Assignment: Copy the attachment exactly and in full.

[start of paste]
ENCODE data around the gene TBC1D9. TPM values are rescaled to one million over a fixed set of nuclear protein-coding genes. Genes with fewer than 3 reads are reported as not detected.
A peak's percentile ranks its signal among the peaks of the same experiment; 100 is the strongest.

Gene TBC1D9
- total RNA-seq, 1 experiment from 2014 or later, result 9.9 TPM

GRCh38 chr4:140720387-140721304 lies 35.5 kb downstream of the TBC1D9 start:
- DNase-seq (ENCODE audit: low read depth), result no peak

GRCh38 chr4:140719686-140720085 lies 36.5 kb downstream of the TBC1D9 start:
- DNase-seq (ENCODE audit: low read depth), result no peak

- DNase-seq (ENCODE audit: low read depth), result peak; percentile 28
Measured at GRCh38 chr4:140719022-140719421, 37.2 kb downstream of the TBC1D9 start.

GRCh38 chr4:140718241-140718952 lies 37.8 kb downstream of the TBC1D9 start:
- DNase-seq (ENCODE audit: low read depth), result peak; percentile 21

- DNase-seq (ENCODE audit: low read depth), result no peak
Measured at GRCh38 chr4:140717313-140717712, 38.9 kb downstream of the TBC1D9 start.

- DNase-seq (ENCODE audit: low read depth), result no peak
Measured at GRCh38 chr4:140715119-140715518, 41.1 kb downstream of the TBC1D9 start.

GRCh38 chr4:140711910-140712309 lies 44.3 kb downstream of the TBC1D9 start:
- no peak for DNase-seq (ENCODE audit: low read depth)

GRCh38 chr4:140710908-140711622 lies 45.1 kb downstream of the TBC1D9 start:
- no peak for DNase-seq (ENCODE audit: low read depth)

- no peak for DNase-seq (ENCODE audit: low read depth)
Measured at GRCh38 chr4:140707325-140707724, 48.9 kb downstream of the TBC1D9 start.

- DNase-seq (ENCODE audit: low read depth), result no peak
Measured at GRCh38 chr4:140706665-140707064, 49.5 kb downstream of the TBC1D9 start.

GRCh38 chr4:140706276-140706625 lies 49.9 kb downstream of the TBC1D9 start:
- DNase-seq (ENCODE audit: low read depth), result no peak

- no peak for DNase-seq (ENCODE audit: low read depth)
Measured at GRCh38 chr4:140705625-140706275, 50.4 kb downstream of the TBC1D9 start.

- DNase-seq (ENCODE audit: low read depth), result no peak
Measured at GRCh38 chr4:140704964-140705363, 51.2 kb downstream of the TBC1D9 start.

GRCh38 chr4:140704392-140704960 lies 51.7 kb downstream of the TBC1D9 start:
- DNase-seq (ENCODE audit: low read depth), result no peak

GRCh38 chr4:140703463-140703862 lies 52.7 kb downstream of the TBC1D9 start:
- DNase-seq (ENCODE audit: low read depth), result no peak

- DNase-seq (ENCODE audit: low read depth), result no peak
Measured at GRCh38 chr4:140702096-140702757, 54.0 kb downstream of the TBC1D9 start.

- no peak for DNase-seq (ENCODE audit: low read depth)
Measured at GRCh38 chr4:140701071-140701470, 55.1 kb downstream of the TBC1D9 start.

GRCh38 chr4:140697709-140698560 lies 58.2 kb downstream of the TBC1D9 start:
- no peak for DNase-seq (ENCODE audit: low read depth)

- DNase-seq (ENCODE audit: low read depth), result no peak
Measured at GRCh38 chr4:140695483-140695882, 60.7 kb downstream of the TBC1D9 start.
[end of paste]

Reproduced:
ENCODE data around the gene TBC1D9. TPM values are rescaled to one million over a fixed set of nuclear protein-coding genes. Genes with fewer than 3 reads are reported as not detected.
A peak's percentile ranks its signal among the peaks of the same experiment; 100 is the strongest.

Gene TBC1D9
- total RNA-seq, 1 experiment from 2014 or later, result 9.9 TPM

GRCh38 chr4:140720387-140721304 lies 35.5 kb downstream of the TBC1D9 start:
- DNase-seq (ENCODE audit: low read depth), result no peak

GRCh38 chr4:140719686-140720085 lies 36.5 kb downstream of the TBC1D9 start:
- DNase-seq (ENCODE audit: low read depth), result no peak

- DNase-seq (ENCODE audit: low read depth), result peak; percentile 28
Measured at GRCh38 chr4:140719022-140719421, 37.2 kb downstream of the TBC1D9 start.

GRCh38 chr4:140718241-140718952 lies 37.8 kb downstream of the TBC1D9 start:
- DNase-seq (ENCODE audit: low read depth), result peak; percentile 21

- DNase-seq (ENCODE audit: low read depth), result no peak
Measured at GRCh38 chr4:140717313-140717712, 38.9 kb downstream of the TBC1D9 start.

- DNase-seq (ENCODE audit: low read depth), result no peak
Measured at GRCh38 chr4:140715119-140715518, 41.1 kb downstream of the TBC1D9 start.

GRCh38 chr4:140711910-140712309 lies 44.3 kb downstream of the TBC1D9 start:
- no peak for DNase-seq (ENCODE audit: low read depth)

GRCh38 chr4:140710908-140711622 lies 45.1 kb downstream of the TBC1D9 start:
- no peak for DNase-seq (ENCODE audit: low read depth)

- no peak for DNase-seq (ENCODE audit: low read depth)
Measured at GRCh38 chr4:140707325-140707724, 48.9 kb downstream of the TBC1D9 start.

- DNase-seq (ENCODE audit: low read depth), result no peak
Measured at GRCh38 chr4:140706665-140707064, 49.5 kb downstream of the TBC1D9 start.

GRCh38 chr4:140706276-140706625 lies 49.9 kb downstream of the TBC1D9 start:
- DNase-seq (ENCODE audit: low read depth), result no peak

- no peak for DNase-seq (ENCODE audit: low read depth)
Measured at GRCh38 chr4:140705625-140706275, 50.4 kb downstream of the TBC1D9 start.

- DNase-seq (ENCODE audit: low read depth), result no peak
Measured at GRCh38 chr4:140704964-140705363, 51.2 kb downstream of the TBC1D9 start.

GRCh38 chr4:140704392-140704960 lies 51.7 kb downstream of the TBC1D9 start:
- DNase-seq (ENCODE audit: low read depth), result no peak

GRCh38 chr4:140703463-140703862 lies 52.7 kb downstream of the TBC1D9 start:
- DNase-seq (ENCODE audit: low read depth), result no peak

- DNase-seq (ENCODE audit: low read depth), result no peak
Measured at GRCh38 chr4:140702096-140702757, 54.0 kb downstream of the TBC1D9 start.

- no peak for DNase-seq (ENCODE audit: low read depth)
Measured at GRCh38 chr4:140701071-140701470, 55.1 kb downstream of the TBC1D9 start.

GRCh38 chr4:140697709-140698560 lies 58.2 kb downstream of the TBC1D9 start:
- no peak for DNase-seq (ENCODE audit: low read depth)

- DNase-seq (ENCODE audit: low read depth), result no peak
Measured at GRCh38 chr4:140695483-140695882, 60.7 kb downstream of the TBC1D9 start.